sunshine in puerto madryn

  • puerto pyramides sea lion mirador
  • checking out the swell
  • cool sign
  • the beast
  • armadillo
  • armadillo 2
  • pensave
  • chilled sea lions
  • sea lion slide marks
  • stoner rebel sheep on beach
  • fat bastard elephant seal
  • anna on the waveometer
  • no comment
  • the splash in the distance is a whale breaching

On Tuesday the 10th of November at 5am we boarded a bus in Ushuaia, to start the first leg of the mammoth journey back north to Buenos Aires. The first major stop would be Puerto Madryn about halfway up. After several border controls, jumping between Chile and Argentina, a ferry across the Strait of Magellan’s we arrived in Rio Gallegos some 12 hours later. Our next bus to Trelew would leave at 7pm. The next morning we swapped to another bus and arrived in Puerto Madryn at about 1pm, some 31 hours after leaving Ushuaia.

Puerto Madryn was totally different from what I expected. Firstly, it was a lot more lively and much more picturesque, and best of all, it was warm. The layers got put away and out came the shorts, t-shirts and flip flops. We checked into the El Pasajero hostel in the suburban part of town. It felt kinda weird being in an area where you felt part of the community rather than being in some big hostel in the middle of tourist and gringo heaven. That afternoon Anna and I were both shattered from the trip and pretty much slept 'til the early evening, after which we went for an early dinner and then a walk along the beach front.

The next day we just hung out, walking along the sea front and trying to organise a rental car so that we could do the Valdez Peninsula about an hour from Puerto Madryn. The national park is well known for Orca sightings, sea lions, elephant seals, Magellan penguins and migrating Southern Right Whales. We eventually found a rental company that had a car - a little 1.3 litre Fiat Uno Fire, not quite the ideal car for burning up the 300 odd kms of dirt roads on the peninsula.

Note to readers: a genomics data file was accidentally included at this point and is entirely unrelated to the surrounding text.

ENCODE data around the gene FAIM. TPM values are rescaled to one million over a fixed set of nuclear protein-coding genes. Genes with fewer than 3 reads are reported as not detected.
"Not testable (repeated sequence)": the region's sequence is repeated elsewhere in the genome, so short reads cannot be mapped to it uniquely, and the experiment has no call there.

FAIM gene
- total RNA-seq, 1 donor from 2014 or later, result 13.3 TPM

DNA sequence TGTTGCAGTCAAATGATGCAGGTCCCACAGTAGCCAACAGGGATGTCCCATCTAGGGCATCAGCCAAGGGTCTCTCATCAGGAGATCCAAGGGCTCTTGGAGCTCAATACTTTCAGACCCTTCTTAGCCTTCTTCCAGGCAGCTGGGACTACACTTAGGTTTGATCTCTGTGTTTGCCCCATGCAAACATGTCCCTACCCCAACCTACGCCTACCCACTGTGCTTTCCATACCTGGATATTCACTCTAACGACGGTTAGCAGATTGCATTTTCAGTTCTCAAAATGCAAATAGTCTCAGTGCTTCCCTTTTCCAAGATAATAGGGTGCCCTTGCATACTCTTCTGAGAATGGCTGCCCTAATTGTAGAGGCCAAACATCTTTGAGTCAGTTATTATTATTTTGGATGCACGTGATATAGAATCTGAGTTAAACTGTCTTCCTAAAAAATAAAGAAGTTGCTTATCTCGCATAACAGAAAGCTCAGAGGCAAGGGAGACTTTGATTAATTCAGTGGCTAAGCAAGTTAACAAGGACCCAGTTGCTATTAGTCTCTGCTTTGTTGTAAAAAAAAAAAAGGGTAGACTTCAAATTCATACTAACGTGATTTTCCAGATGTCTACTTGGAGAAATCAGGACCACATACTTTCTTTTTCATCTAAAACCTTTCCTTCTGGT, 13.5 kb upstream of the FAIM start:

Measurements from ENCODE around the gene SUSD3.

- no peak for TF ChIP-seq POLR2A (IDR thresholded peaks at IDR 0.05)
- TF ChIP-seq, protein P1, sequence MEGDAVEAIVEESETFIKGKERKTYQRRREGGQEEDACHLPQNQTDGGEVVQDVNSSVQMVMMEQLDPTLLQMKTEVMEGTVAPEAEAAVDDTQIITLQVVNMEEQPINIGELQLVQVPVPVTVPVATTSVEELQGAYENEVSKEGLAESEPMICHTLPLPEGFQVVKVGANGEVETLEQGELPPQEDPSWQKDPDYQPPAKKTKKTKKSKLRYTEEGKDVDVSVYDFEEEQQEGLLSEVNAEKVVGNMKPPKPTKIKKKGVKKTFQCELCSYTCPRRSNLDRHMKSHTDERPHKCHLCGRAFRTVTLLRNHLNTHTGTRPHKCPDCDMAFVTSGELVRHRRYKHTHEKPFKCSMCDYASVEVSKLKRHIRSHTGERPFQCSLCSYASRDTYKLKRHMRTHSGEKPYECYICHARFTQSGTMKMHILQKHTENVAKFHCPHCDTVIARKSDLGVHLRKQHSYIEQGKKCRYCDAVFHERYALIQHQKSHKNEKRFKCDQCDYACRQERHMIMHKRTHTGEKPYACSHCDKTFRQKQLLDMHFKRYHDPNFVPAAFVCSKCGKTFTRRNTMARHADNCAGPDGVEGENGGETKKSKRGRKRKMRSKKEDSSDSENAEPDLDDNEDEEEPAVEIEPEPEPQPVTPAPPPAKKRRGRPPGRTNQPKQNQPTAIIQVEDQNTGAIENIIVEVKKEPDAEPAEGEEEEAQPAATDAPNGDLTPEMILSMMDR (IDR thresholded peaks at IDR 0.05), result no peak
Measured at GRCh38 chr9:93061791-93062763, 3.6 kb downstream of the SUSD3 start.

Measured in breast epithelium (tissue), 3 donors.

The next morning we picked the car up and headed out to the peninsula. First stop was Puerto Pyramid, the only village on the peninsula. We stopped for a drink right on the sea front, and while sitting there looking out at the sea, we saw a huge Southern Right Whale breaching several times. It was a spectacular sighting and made me quite glad that we hadn't coughed up the 30 odd pounds to take a boat out to see them. Later that afternoon I saw one of the whale watching boats out there and I was even happier that I didn't go out on one - they just get too close to these beasts and follow them around, which I think is not healthy for them.

After that we drove about an hour up to Puerto Norte where people often have Orca sightings depending on the season. The drive was a slippery dirt road and at one point Anna started losing control of the car but in a very calm, some-what too calm, “Woooaaaah” managed to get it back on track. We walked down to a view point and bumped into a couple from Singapore whom we've bumped into several times since Puerto Natales. While chatting to them we looked out into the distance and spotted an Orca breaching. I was stoked as this was one of the main attractions for me. Walking back to the car we also saw an armadillo - one of the weirdest creatures I have ever seen, it's prehistoric looking shell makes it look like something out of a sci-fi. We had lunch we had cooked the previous day and then headed down to Caleta Valdez.